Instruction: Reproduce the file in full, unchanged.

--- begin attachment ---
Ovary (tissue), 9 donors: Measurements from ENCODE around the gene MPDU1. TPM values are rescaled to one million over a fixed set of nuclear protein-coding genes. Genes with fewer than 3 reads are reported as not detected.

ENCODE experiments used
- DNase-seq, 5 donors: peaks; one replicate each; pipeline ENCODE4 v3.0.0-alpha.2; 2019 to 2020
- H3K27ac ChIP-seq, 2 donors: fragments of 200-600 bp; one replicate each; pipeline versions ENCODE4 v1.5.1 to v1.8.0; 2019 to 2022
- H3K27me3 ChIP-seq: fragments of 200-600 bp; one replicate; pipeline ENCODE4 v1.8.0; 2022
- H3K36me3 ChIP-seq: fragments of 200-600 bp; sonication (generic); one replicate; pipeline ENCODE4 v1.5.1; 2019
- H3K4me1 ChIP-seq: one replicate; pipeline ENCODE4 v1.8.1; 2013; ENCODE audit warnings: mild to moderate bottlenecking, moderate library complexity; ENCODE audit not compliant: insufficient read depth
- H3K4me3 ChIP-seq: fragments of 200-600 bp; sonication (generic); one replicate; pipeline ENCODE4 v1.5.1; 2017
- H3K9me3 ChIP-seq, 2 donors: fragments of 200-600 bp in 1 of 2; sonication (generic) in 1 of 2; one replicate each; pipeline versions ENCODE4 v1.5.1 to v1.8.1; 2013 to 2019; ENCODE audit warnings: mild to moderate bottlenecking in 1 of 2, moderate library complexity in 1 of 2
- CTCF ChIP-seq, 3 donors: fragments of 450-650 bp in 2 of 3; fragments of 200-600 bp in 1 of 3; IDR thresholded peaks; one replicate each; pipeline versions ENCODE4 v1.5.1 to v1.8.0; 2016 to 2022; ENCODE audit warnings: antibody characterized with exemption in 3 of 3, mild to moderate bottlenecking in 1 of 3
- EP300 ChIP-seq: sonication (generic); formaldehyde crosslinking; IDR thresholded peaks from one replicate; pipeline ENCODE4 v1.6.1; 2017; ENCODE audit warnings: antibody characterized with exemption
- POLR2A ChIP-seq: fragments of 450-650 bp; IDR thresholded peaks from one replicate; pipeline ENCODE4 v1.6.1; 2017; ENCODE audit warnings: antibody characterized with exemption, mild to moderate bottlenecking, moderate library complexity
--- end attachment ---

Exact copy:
Ovary (tissue), 9 donors: Measurements from ENCODE around the gene MPDU1. TPM values are rescaled to one million over a fixed set of nuclear protein-coding genes. Genes with fewer than 3 reads are reported as not detected.

ENCODE experiments used
- DNase-seq, 5 donors: peaks; one replicate each; pipeline ENCODE4 v3.0.0-alpha.2; 2019 to 2020
- H3K27ac ChIP-seq, 2 donors: fragments of 200-600 bp; one replicate each; pipeline versions ENCODE4 v1.5.1 to v1.8.0; 2019 to 2022
- H3K27me3 ChIP-seq: fragments of 200-600 bp; one replicate; pipeline ENCODE4 v1.8.0; 2022
- H3K36me3 ChIP-seq: fragments of 200-600 bp; sonication (generic); one replicate; pipeline ENCODE4 v1.5.1; 2019
- H3K4me1 ChIP-seq: one replicate; pipeline ENCODE4 v1.8.1; 2013; ENCODE audit warnings: mild to moderate bottlenecking, moderate library complexity; ENCODE audit not compliant: insufficient read depth
- H3K4me3 ChIP-seq: fragments of 200-600 bp; sonication (generic); one replicate; pipeline ENCODE4 v1.5.1; 2017
- H3K9me3 ChIP-seq, 2 donors: fragments of 200-600 bp in 1 of 2; sonication (generic) in 1 of 2; one replicate each; pipeline versions ENCODE4 v1.5.1 to v1.8.1; 2013 to 2019; ENCODE audit warnings: mild to moderate bottlenecking in 1 of 2, moderate library complexity in 1 of 2
- CTCF ChIP-seq, 3 donors: fragments of 450-650 bp in 2 of 3; fragments of 200-600 bp in 1 of 3; IDR thresholded peaks; one replicate each; pipeline versions ENCODE4 v1.5.1 to v1.8.0; 2016 to 2022; ENCODE audit warnings: antibody characterized with exemption in 3 of 3, mild to moderate bottlenecking in 1 of 3
- EP300 ChIP-seq: sonication (generic); formaldehyde crosslinking; IDR thresholded peaks from one replicate; pipeline ENCODE4 v1.6.1; 2017; ENCODE audit warnings: antibody characterized with exemption
- POLR2A ChIP-seq: fragments of 450-650 bp; IDR thresholded peaks from one replicate; pipeline ENCODE4 v1.6.1; 2017; ENCODE audit warnings: antibody characterized with exemption, mild to moderate bottlenecking, moderate library complexity